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On Sunday, the 18th Neisse Film Festival in the three-country-corner on the Neisse river will draw to ta close. The Neisse Fish, the prize sculptures created by artist Andreas Kupfer from Strahwalde, were awarded at the prize ceremony at the Ebersbach Cinema on Saturday evening.

Three-Country Film Prize of the Saxon Minister of Art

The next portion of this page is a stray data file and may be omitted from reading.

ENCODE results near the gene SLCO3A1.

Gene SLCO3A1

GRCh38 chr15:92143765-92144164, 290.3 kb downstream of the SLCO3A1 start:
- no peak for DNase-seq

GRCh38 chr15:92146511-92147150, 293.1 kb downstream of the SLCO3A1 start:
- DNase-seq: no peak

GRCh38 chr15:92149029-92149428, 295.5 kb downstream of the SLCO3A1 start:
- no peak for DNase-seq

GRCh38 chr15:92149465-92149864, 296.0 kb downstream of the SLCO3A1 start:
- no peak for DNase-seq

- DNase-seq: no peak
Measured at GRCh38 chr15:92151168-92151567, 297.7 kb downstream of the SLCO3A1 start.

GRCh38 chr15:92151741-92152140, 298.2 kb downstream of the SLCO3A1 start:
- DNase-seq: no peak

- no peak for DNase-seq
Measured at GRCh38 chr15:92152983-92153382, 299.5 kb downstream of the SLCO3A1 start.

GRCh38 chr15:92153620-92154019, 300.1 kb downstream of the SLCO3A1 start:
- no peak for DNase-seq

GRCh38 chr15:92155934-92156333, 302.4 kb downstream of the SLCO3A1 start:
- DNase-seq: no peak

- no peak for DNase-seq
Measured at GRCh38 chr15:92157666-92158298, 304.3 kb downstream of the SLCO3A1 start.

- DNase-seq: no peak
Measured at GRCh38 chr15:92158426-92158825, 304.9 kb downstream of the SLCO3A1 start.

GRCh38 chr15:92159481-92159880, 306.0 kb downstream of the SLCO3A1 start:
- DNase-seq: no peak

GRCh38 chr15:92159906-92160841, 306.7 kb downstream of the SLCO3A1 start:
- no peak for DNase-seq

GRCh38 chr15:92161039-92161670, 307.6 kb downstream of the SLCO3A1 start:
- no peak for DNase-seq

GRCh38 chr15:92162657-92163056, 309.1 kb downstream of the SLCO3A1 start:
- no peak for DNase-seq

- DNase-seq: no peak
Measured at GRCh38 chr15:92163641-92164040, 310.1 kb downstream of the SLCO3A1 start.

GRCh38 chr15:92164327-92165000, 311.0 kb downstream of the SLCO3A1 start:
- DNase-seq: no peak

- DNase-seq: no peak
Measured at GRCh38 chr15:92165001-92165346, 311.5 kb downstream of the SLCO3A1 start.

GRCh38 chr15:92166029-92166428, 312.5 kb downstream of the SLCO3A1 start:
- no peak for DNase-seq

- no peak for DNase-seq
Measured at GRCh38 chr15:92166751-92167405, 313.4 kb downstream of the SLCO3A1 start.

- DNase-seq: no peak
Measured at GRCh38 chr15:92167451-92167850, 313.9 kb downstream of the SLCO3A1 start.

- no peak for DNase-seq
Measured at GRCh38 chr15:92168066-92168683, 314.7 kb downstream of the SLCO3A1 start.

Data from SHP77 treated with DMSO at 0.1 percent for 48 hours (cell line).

The "Three-Country Film Prize", endowed with 10,000 by the Saxon Minister of Culture for the best full-length feature film and funded by the Saxon Ministry for Science, Culture and Tourism (SMWK), has been awarded to the Czech-Slovak contribution, "Služobníci" (the Servants) by Ivan Ostrochowský. The jury, with the German film director Susanne Heinrich, the Czech producer and programmer Daniel Vadocký and the Polish director and screenplay writer Łukasz Grzegorzek had to decide between 9 films, three each from Germany, Poland and the Czech Republic.. "Služobníci" (the Servants) tells a universal story about friendship, resistance and betrayal in a sparing, taciturn way. "Every single frame of this film is exciting. A group of seminary students walking swiftly, arms flailing, down a sloping street toward us. The quadrangle of an inner courtyard from above, through which the students whirl, playing soccer, so that their black cassocks form fleeting patterns. A slow pan down from the ceiling to one of them jumping trampolines in his room. With these striking images, "Servants" tells the story of two friends in totalitarian Czechoslovakia who arrive as priesthood candidates at the theological faculty, which is under surveillance by state security for political machinations. It is a universalist story of friendship, resistance, betrayal; told sparingly and elliptically. The astute editing, the carefully chosen visual arrangements, the tastefully minimalist set and amateur actors with impressively naturalistic acting tell it vividly and yet pleasantly distanced. But most of all, this film is a reminder of what cinema is: an arrangement of light and shadow and movement in time. Wonderful!," the jurors write in their decision statement.